Todd Thibodeaux, the president and CEO of the Computing Technology Industry Association (CompTIA), speaks of the importance of self-confidence and motivation in young people to be successful in their desired fields, specifically in tech. He talks about how non-traditional opportunities and resources, like TechGirlz, will elevate the experience of young people. The full article was originally published January 15, 2021 on the Williston Herald.
“For too long we’ve been telling young people that the best jobs of the future will require advanced degrees in science, technology, engineering or math,” said Todd Thibodeaux, president and CEO of CompTIA, the Computing Technology Industry Association. “The reality is that the vast majority of good paying jobs in the next 30 years won’t require a STEM degree.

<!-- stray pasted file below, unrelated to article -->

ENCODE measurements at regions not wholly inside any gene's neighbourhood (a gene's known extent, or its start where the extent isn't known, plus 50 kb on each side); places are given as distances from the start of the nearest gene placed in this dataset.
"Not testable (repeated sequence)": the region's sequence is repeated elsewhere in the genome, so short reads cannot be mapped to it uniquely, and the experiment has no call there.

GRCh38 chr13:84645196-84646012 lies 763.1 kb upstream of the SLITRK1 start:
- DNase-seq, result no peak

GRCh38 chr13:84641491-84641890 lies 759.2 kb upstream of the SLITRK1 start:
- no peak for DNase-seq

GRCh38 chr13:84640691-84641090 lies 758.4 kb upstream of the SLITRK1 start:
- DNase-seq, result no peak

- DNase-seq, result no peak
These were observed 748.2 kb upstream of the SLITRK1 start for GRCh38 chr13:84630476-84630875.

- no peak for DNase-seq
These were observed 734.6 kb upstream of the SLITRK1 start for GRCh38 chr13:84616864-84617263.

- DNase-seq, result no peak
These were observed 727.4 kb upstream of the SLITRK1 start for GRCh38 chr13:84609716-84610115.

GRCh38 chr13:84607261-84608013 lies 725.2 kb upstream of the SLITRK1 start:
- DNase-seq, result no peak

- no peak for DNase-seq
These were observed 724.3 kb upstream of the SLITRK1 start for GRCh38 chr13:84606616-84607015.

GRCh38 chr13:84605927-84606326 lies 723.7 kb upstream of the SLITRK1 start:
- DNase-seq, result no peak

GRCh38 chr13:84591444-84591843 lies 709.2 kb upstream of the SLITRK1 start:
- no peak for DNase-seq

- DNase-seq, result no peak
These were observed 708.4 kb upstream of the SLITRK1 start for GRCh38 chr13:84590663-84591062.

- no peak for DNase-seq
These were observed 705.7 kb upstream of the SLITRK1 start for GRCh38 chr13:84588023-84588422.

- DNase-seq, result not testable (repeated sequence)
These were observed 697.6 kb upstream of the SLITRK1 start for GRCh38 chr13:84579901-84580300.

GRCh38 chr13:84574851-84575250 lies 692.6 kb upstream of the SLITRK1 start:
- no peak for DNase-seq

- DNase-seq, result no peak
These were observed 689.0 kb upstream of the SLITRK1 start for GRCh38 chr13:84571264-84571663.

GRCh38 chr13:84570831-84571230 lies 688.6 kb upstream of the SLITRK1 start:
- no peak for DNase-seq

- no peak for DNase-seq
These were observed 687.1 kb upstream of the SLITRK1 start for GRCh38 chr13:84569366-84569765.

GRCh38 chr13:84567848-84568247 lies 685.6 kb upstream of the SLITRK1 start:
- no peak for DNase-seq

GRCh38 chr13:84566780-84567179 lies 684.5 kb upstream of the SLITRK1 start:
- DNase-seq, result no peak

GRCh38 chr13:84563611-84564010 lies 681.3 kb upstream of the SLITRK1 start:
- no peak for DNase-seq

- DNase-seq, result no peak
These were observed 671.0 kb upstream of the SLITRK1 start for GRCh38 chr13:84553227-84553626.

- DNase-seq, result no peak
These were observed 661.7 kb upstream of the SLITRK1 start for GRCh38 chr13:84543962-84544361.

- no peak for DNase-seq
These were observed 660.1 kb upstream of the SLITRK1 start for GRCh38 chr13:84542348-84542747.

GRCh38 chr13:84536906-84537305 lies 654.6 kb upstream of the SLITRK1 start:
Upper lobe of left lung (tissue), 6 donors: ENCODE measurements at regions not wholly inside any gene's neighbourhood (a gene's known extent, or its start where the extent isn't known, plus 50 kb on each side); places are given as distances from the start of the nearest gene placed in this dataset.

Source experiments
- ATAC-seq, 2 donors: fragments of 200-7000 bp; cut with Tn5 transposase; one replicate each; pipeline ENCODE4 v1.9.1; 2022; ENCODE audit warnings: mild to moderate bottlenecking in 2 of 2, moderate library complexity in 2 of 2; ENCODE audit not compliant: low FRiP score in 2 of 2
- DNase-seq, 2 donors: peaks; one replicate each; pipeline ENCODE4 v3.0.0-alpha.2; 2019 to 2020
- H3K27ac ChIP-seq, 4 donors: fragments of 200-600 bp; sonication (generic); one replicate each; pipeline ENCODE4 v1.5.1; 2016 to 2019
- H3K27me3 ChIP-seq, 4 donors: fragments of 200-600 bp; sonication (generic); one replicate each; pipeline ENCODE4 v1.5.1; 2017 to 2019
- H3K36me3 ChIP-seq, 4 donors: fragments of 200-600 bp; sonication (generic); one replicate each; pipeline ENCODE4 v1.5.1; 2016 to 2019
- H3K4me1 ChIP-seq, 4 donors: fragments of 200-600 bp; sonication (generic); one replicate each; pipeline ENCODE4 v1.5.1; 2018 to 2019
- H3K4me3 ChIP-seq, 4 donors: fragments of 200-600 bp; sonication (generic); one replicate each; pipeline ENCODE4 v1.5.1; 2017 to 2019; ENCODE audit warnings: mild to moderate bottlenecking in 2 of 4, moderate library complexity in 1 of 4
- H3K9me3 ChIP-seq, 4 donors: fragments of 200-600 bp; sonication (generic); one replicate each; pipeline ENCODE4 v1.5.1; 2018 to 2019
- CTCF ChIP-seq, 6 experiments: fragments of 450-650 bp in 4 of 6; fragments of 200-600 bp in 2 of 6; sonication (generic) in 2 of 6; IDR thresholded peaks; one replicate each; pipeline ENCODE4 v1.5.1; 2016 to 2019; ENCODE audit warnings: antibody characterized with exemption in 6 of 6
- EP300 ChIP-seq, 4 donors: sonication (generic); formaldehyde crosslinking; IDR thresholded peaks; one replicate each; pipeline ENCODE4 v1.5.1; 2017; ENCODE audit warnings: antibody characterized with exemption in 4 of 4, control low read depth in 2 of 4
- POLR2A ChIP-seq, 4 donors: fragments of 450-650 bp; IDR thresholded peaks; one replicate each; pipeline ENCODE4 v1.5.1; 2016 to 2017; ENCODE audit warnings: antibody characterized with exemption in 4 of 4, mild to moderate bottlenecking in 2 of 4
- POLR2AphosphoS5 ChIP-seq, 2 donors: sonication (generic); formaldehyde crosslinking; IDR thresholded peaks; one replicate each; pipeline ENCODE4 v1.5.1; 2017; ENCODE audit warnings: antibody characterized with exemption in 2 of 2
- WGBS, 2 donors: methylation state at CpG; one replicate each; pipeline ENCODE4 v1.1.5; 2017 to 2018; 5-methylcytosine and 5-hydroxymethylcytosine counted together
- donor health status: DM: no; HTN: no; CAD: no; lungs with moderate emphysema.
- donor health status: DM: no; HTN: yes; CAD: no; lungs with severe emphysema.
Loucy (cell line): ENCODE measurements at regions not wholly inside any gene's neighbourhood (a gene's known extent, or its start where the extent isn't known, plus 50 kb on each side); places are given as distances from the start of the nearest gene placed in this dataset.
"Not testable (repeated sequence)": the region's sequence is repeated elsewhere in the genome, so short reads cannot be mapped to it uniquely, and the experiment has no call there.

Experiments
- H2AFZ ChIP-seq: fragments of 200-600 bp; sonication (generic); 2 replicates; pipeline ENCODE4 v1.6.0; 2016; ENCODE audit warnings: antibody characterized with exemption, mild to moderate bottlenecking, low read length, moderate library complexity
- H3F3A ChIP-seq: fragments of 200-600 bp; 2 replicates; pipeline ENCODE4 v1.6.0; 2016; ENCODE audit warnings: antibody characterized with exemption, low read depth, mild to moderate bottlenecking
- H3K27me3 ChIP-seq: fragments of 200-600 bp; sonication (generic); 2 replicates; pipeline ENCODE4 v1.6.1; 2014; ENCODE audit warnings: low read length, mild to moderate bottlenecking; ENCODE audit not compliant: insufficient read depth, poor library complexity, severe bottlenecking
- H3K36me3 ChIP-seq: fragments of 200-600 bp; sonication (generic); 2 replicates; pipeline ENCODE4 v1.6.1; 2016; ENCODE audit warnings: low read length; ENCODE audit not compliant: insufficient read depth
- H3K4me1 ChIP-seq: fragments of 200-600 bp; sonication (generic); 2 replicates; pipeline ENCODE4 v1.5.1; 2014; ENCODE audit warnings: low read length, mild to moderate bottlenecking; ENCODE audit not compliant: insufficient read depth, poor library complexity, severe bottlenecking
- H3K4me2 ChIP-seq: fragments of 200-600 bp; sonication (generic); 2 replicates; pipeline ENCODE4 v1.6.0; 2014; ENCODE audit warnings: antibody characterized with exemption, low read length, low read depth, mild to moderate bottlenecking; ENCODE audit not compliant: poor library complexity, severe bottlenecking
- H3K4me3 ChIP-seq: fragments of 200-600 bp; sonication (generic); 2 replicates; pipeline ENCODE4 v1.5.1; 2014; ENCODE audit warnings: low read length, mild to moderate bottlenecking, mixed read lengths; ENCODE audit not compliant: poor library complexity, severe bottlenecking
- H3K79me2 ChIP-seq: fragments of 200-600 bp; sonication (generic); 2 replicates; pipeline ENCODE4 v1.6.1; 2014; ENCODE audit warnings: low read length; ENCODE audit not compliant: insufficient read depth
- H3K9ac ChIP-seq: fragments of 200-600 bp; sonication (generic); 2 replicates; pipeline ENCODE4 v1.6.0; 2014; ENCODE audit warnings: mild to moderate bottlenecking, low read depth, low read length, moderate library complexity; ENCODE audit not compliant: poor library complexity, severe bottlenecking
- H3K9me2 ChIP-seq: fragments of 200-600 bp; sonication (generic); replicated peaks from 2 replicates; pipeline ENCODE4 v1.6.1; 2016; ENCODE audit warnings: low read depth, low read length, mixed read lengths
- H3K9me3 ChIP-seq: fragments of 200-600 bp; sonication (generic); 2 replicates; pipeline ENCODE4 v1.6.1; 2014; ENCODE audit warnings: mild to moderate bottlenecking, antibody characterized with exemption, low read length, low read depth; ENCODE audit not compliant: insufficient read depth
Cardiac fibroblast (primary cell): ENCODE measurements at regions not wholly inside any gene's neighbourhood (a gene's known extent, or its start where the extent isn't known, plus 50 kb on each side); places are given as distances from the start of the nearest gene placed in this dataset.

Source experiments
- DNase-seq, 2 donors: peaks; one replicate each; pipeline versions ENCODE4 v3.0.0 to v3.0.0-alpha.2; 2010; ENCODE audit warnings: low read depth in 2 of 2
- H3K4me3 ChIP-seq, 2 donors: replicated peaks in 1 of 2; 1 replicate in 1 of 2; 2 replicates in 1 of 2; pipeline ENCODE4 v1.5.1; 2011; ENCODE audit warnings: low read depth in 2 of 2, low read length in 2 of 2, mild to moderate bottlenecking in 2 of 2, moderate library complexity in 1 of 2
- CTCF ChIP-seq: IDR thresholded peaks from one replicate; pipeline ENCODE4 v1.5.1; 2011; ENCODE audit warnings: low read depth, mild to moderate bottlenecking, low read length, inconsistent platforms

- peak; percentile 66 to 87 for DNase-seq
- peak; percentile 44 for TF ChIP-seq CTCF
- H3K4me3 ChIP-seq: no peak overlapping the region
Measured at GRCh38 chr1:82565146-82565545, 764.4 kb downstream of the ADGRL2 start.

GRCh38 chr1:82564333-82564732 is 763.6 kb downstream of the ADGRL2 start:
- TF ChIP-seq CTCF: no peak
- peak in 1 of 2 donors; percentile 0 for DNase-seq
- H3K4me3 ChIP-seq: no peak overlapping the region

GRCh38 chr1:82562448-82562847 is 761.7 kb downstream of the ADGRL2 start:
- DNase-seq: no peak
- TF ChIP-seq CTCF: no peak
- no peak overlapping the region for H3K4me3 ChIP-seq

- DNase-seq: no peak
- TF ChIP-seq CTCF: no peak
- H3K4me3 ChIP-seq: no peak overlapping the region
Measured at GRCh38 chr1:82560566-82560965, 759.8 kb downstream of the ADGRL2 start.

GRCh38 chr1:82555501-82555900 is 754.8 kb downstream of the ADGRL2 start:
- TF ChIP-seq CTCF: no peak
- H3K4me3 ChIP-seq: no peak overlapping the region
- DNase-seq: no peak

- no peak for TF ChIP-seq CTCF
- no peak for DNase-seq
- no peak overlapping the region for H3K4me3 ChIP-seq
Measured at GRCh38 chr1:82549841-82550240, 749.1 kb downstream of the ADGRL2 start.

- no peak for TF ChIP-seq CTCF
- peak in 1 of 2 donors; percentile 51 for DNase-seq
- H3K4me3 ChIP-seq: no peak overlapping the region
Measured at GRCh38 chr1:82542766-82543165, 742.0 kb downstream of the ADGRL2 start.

“Unfortunately, many students have concluded that they don’t have the qualifications or skills to work in tech, creating a confidence gap that contributes to the lack of diversity in the tech workforce,” Thibodeaux continued. “To close this gap we need employers to open the door to more candidates with non-traditional backgrounds, and for parents and role models to encourage all young people to look at opportunities in tech when they think about their career options.”
Thibodeaux explains that a great first step is to speak with young people in plain and simple language about what a career in technology truly entails. That includes making sure they understand that working in tech isn’t always about engineering, coding, calculus and Silicon Valley. It’s also about customer service, teamwork, curiosity, communication and problem solving. It means working for any size company in any industry and in any location.
Equally important, young people need to know about the many resources available to them to learn about careers in tech, network with others who share their interests and acquire the skills that will help them land a job.